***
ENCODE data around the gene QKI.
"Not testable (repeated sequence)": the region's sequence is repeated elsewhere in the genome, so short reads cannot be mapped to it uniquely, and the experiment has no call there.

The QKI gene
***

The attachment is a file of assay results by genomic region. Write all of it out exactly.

ENCODE data around the gene QKI.
"Not testable (repeated sequence)": the region's sequence is repeated elsewhere in the genome, so short reads cannot be mapped to it uniquely, and the experiment has no call there.

The QKI gene